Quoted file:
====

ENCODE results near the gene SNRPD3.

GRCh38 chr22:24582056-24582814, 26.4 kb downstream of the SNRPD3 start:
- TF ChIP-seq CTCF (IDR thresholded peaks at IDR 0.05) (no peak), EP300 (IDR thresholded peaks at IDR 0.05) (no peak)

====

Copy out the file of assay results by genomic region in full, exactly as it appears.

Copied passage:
ENCODE results near the gene SNRPD3.

GRCh38 chr22:24582056-24582814, 26.4 kb downstream of the SNRPD3 start:
- TF ChIP-seq CTCF (IDR thresholded peaks at IDR 0.05) (no peak), EP300 (IDR thresholded peaks at IDR 0.05) (no peak)